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Clearwater Beach residents fear a noisy, crowded future

Crowds pack Clearwater Beach on a Friday afternoon in March.


Crowds pack Clearwater Beach on a Friday afternoon in March.

CLEARWATER — Gwen Douse bought a condo in Clearwater Beach in 2005, anticipating living a beautiful, placid seaside life: Think Sarasota.

Fast-forward nine years and the north beach condo owner, who has lived in the Sandpearl and Mandalay Beach Club, said it hasn't turned out that way.

"The mayor keeps saying, 'well, you should have known, you moved into a tourist district,' " Douse said. "I don't know why loud music equals tourist district. Sometimes you walk down the street and it's like Battle of the Bands."

It's not only the loud music. Some residents worry that a proposed parking garage at Pelican Walk Plaza will clog traffic and further nudge the neighborhood toward a late-night party destination.

To be sure, Mandalay Avenue has changed over the last few years.

Popular beach bars and restaurants like Toucan's Bar & Grill and the Brown Boxer Pub & Grille opened after high-rise condos like the Mandalay Beach Club and the Sandpearl Residences were built. And the city has already approved a plan to open a craft brewery nearby.

But Mandalay Avenue has never been a quiet eddy on Clearwater Beach, Mayor George Cretekos said.

"That's always been the main active street on north beach," he said.

At the core of the tumult, said City Manager Bill Horne, is the city's attempt to balance the interests of residents against tourists and tourism-dependent businesses.

"It's that tension we've allowed," Horne said.

At a recent meeting, the City Council discussed tweaking the city's noise ordinance in response to complaints from north beach residents, primarily those who live in the Mandalay Beach Club and Sandpearl.

The ordinance won't change, but the way police enforce it will.

Previously, the police have used their discretion to warn or cite violators, based on a standard of whether the noise is loud and raucous 100 feet away.

The new policy requires them to issue three warnings before writing a citation.

A possible tougher response could be to call in code enforcement officers and levy fines of up to $500 per day per violation, but that would be more of a "long-term" solution for recalcitrant business owners, Horne said.

Mandalay Avenue residents say they don't want to hurt businesses that cater to tourists.

Atif Abdelkader, Toucan's owner, said he is frustrated by the complaints about the noise. Since the beginning of the year, police have been called at least two dozen times for noise violations to his bar at 431 Mandalay Ave.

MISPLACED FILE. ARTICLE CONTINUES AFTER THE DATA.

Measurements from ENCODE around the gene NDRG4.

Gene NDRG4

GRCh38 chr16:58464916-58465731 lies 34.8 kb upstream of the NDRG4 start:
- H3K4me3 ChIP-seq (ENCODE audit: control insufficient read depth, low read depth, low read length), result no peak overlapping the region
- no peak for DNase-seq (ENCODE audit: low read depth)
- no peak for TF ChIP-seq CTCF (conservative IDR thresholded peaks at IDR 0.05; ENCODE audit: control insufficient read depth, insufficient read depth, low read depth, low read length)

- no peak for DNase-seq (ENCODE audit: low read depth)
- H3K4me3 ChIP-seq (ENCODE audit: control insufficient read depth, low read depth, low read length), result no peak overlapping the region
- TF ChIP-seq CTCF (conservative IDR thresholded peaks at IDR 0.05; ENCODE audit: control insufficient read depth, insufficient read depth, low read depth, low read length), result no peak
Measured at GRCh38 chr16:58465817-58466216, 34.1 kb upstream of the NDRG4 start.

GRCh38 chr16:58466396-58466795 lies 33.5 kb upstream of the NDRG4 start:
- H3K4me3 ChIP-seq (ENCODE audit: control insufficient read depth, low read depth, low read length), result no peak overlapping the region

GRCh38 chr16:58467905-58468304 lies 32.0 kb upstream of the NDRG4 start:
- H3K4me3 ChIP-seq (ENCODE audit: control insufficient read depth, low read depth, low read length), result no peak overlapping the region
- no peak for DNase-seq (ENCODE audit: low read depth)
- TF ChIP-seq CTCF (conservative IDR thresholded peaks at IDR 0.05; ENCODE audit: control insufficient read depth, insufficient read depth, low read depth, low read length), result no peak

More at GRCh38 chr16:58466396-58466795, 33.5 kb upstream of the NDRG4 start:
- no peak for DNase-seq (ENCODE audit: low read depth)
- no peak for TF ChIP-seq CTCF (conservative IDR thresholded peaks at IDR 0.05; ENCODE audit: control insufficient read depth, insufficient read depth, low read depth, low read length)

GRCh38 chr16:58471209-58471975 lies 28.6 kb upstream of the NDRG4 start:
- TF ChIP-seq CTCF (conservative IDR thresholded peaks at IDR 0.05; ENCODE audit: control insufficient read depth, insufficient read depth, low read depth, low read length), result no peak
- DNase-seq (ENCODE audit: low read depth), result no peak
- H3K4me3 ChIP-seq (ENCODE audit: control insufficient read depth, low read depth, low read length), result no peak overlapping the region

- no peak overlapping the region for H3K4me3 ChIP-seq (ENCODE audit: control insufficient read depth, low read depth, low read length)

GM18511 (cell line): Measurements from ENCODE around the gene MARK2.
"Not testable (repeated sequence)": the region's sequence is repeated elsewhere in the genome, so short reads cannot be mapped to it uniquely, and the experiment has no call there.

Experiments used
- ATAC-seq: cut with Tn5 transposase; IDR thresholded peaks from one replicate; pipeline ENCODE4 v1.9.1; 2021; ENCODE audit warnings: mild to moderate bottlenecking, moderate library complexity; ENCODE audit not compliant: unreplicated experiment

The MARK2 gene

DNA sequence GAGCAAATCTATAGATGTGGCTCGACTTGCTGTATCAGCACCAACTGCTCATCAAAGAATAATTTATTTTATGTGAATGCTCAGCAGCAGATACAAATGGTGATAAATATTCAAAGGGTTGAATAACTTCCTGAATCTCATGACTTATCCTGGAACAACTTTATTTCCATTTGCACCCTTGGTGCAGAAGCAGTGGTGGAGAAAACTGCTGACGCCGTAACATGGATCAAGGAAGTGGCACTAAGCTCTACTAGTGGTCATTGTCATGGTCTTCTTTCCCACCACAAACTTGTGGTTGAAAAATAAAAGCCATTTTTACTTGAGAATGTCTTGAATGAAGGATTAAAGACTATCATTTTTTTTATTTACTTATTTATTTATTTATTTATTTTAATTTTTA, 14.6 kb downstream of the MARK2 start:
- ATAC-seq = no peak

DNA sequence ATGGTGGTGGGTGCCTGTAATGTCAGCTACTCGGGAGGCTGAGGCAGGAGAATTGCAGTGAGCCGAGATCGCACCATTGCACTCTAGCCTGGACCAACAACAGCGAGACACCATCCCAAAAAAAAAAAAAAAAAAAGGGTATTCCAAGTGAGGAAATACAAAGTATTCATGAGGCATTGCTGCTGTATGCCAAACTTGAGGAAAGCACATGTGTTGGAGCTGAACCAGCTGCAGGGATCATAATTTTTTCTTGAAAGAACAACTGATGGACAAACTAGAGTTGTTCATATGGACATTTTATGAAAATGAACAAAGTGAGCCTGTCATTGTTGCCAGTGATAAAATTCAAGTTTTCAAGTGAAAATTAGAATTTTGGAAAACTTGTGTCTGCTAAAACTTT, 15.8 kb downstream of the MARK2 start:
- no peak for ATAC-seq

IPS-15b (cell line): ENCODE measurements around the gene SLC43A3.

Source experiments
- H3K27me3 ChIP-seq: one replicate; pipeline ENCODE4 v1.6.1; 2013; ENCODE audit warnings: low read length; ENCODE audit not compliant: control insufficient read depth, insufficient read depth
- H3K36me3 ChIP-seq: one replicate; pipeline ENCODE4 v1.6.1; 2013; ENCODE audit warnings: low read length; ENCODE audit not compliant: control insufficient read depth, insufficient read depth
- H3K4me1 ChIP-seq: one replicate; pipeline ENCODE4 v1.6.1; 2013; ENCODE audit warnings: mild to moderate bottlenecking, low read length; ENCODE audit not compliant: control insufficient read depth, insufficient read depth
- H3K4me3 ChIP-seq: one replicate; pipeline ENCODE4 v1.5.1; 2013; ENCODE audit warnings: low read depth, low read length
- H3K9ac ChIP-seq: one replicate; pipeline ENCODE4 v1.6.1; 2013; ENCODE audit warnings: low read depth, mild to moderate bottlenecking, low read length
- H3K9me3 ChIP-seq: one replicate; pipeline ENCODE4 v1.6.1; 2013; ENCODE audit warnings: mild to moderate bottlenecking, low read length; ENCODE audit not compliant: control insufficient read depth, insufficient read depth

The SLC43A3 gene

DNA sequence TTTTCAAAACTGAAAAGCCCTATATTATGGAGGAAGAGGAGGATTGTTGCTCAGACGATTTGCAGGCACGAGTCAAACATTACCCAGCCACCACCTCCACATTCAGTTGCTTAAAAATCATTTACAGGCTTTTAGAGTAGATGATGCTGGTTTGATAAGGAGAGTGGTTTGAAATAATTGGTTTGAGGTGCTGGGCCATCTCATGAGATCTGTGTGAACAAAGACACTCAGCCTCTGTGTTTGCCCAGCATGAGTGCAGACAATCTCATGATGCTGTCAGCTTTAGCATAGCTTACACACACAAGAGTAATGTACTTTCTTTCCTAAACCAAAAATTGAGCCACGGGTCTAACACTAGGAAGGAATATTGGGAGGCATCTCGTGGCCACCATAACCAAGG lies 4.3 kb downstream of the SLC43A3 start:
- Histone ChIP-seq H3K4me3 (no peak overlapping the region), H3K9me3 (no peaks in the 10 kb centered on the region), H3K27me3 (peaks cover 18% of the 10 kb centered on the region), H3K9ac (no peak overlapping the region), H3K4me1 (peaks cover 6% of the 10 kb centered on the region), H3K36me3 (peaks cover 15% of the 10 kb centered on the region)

"It's the beach," Abdelkader said. "I spent $2 million on this business. I pay a lot of taxes."

Abdelkader said many of the condo owners are part-time residents and many rent out their units.

"That's a business, too," he said. "It's a commercial district."

But Abdelkader said he would work with the city and residents to solve the problem.

Meanwhile, some residents are raising their voices in protest against the parking garage. The city is still working on a financial feasibility study and negotiating with the developer. If the two sides agree on the details, construction would start later this year.

Sharon Smith, a Mandalay Beach Club resident, said the city should build a garage farther north. A garage near the intersection of Mandalay Avenue and Baymont Street will just add to the congestion and wouldn't provide easy beach access, she said.

"Look what they would have to walk through to get to the beach," Smith said.

Cretekos said he doesn't understand the argument that a parking garage will increase traffic.

"In my opinion, it eliminates traffic because people aren't driving around, searching for a spot," he said.

Recently, nearly two dozen beach residents signed a letter addressed to neighbors opposing the garage.

They predicted traffic jams, questioned the city's financial commitment of $11.3 million for 450 parking spaces in the multistory structure and implored their neighbors to register their displeasure with the city.

"If you like the concrete jungle of Miami Beach, you'll love the concrete jungle of Clearwater Beach," the letter read.

Cretekos said the beach is an economic engine for the city and Mandalay Avenue residents should have known there would be noise and lots of activity when they decided to buy.

"They see a high price, they see a really nice condo, they fall in love with condo, they fall in love with view and they forget where they're moving into," Cretekos said.

Smith, the Mandalay Beach Club resident, said she has been shaken awake in her bed by the street noise.

"No one told me I was buying in a tourist district," she said.

Charlie Frago can be reached at [email protected] or (727) 445-4159. Follow @CharlieFrago on Twitter.

Clearwater Beach residents fear a noisy, crowded future 05/15/14 [Last modified: Thursday, May 15, 2014 1:59pm]
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